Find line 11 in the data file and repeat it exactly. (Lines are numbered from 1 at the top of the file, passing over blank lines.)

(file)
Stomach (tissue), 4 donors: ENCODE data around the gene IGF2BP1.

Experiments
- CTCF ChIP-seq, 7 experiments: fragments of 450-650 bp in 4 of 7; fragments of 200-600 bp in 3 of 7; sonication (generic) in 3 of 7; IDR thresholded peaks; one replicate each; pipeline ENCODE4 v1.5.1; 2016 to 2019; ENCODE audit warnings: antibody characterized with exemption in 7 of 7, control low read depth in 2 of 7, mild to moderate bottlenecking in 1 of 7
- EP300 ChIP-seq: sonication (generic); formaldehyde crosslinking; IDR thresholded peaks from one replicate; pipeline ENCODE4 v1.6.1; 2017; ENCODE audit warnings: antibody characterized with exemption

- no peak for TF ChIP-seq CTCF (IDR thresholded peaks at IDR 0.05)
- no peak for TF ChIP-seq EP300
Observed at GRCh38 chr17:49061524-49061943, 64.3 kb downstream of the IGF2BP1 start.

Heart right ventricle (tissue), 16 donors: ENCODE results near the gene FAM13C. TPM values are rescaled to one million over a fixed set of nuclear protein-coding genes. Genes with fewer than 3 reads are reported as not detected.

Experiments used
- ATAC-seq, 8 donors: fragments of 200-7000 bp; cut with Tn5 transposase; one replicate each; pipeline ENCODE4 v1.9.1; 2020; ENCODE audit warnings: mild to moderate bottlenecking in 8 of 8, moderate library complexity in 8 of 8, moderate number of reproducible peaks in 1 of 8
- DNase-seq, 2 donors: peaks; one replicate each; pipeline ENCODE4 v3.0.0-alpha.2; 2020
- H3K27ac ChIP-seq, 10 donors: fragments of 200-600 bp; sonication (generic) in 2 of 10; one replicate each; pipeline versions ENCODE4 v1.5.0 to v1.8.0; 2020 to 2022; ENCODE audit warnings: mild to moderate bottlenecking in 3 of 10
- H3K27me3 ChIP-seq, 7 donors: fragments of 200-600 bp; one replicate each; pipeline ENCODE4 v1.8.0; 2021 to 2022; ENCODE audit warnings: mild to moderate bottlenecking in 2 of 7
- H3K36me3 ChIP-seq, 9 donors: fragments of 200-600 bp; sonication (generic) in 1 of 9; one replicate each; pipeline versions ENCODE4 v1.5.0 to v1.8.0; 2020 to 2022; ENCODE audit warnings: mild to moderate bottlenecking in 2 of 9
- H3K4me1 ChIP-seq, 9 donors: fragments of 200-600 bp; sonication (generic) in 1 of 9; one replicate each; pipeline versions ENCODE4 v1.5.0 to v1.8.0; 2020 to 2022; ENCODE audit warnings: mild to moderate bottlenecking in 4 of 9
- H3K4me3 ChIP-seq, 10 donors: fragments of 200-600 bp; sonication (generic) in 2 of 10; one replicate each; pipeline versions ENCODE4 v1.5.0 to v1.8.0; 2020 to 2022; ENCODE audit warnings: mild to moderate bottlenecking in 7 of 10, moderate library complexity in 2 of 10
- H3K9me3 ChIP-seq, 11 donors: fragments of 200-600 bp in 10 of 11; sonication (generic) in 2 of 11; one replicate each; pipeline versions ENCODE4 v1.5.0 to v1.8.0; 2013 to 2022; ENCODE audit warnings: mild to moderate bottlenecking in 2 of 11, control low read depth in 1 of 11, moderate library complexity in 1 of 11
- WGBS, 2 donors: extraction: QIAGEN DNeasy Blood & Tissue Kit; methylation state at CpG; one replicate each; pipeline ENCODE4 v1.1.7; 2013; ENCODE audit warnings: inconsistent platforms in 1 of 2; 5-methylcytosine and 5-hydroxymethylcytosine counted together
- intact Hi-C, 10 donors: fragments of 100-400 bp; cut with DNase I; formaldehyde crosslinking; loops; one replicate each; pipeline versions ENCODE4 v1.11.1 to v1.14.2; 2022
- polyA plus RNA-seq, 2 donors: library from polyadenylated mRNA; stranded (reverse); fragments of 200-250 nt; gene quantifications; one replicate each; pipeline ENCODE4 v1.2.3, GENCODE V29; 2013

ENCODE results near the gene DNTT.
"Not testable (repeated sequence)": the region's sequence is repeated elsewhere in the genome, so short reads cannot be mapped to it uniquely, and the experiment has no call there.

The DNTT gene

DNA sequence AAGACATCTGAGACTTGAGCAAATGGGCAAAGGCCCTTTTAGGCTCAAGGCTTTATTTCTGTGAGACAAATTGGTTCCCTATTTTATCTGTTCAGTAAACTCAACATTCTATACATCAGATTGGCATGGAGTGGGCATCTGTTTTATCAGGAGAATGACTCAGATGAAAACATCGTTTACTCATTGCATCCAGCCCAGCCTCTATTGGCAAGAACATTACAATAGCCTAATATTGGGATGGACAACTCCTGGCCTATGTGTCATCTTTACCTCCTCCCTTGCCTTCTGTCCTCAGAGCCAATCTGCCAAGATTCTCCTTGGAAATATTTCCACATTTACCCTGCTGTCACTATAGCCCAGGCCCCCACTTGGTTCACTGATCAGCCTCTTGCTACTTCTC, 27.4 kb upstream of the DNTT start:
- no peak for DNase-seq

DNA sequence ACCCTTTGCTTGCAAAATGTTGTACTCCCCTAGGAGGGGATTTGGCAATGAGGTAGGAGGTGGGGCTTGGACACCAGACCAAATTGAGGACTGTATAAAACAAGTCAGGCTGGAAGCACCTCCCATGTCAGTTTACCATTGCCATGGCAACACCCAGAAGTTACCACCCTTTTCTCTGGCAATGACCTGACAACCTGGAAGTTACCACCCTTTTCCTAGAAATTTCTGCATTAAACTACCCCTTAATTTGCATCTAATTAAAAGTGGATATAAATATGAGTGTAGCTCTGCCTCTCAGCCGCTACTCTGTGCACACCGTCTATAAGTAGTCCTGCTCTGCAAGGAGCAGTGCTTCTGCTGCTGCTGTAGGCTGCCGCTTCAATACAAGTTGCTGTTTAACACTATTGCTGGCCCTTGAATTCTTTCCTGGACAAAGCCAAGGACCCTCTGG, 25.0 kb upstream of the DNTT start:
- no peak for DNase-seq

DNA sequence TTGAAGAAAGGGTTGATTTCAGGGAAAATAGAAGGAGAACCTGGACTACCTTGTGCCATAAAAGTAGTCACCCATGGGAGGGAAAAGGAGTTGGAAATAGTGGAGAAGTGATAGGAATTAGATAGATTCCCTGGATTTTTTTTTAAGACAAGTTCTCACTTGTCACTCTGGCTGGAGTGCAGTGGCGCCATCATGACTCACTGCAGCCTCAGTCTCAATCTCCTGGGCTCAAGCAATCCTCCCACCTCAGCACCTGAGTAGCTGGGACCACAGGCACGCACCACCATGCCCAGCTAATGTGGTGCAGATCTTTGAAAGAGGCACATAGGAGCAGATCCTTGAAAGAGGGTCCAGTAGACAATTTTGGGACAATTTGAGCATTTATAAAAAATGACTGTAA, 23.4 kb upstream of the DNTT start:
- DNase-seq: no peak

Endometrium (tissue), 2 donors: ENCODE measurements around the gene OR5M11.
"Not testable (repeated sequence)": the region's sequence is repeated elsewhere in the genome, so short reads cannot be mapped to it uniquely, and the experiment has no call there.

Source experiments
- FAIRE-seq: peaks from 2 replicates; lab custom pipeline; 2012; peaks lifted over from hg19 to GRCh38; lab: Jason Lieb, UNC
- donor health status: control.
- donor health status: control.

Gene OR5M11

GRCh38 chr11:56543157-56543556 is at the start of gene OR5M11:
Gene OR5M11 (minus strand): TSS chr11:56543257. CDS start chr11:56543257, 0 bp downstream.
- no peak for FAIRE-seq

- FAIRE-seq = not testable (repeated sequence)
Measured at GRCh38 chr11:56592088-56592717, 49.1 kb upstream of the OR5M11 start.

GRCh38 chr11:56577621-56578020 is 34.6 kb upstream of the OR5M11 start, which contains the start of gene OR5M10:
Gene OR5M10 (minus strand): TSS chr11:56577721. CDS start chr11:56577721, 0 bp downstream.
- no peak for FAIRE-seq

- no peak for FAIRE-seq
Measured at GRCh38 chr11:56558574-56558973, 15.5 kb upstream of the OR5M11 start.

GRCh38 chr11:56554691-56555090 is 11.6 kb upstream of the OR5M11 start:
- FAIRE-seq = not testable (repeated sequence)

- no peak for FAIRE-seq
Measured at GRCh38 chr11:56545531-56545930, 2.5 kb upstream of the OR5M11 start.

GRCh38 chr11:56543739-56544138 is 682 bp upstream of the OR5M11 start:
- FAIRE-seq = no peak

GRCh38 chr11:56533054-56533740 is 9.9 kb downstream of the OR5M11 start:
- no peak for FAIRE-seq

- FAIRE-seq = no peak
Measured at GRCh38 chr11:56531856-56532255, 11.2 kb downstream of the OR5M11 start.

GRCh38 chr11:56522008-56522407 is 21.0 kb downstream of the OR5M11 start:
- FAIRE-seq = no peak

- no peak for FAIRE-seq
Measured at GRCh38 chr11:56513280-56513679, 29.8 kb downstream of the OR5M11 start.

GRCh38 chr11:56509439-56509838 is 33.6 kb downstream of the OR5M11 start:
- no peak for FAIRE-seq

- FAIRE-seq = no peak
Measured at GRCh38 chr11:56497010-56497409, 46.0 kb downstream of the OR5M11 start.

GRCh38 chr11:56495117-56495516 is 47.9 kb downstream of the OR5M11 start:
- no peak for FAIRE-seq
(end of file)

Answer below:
- DNase-seq, 2 donors: peaks; one replicate each; pipeline ENCODE4 v3.0.0-alpha.2; 2020